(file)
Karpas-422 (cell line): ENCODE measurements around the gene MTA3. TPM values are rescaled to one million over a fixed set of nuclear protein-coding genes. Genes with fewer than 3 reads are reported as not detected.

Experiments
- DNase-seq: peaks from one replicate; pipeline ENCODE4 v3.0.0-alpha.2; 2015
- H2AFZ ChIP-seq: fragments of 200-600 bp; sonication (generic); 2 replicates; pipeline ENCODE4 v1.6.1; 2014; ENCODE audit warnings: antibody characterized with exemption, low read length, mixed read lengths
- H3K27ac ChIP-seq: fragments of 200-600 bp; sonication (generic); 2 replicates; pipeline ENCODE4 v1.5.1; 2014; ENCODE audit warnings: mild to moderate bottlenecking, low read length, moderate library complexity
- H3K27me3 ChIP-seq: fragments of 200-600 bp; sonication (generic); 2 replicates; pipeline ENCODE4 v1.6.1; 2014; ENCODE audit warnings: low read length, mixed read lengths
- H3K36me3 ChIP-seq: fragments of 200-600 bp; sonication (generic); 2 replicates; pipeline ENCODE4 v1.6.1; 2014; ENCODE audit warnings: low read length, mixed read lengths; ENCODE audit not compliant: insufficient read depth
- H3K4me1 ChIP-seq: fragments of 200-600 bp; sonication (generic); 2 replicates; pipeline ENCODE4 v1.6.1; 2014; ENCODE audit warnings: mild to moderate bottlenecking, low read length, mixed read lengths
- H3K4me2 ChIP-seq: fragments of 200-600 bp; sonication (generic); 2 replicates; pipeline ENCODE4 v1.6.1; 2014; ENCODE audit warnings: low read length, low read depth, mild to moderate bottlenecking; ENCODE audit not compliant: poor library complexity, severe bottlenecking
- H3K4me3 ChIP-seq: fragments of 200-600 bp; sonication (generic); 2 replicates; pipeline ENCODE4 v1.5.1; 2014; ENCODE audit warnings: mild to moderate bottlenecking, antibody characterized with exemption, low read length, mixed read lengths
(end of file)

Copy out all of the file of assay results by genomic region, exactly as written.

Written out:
Karpas-422 (cell line): ENCODE measurements around the gene MTA3. TPM values are rescaled to one million over a fixed set of nuclear protein-coding genes. Genes with fewer than 3 reads are reported as not detected.

Experiments
- DNase-seq: peaks from one replicate; pipeline ENCODE4 v3.0.0-alpha.2; 2015
- H2AFZ ChIP-seq: fragments of 200-600 bp; sonication (generic); 2 replicates; pipeline ENCODE4 v1.6.1; 2014; ENCODE audit warnings: antibody characterized with exemption, low read length, mixed read lengths
- H3K27ac ChIP-seq: fragments of 200-600 bp; sonication (generic); 2 replicates; pipeline ENCODE4 v1.5.1; 2014; ENCODE audit warnings: mild to moderate bottlenecking, low read length, moderate library complexity
- H3K27me3 ChIP-seq: fragments of 200-600 bp; sonication (generic); 2 replicates; pipeline ENCODE4 v1.6.1; 2014; ENCODE audit warnings: low read length, mixed read lengths
- H3K36me3 ChIP-seq: fragments of 200-600 bp; sonication (generic); 2 replicates; pipeline ENCODE4 v1.6.1; 2014; ENCODE audit warnings: low read length, mixed read lengths; ENCODE audit not compliant: insufficient read depth
- H3K4me1 ChIP-seq: fragments of 200-600 bp; sonication (generic); 2 replicates; pipeline ENCODE4 v1.6.1; 2014; ENCODE audit warnings: mild to moderate bottlenecking, low read length, mixed read lengths
- H3K4me2 ChIP-seq: fragments of 200-600 bp; sonication (generic); 2 replicates; pipeline ENCODE4 v1.6.1; 2014; ENCODE audit warnings: low read length, low read depth, mild to moderate bottlenecking; ENCODE audit not compliant: poor library complexity, severe bottlenecking
- H3K4me3 ChIP-seq: fragments of 200-600 bp; sonication (generic); 2 replicates; pipeline ENCODE4 v1.5.1; 2014; ENCODE audit warnings: mild to moderate bottlenecking, antibody characterized with exemption, low read length, mixed read lengths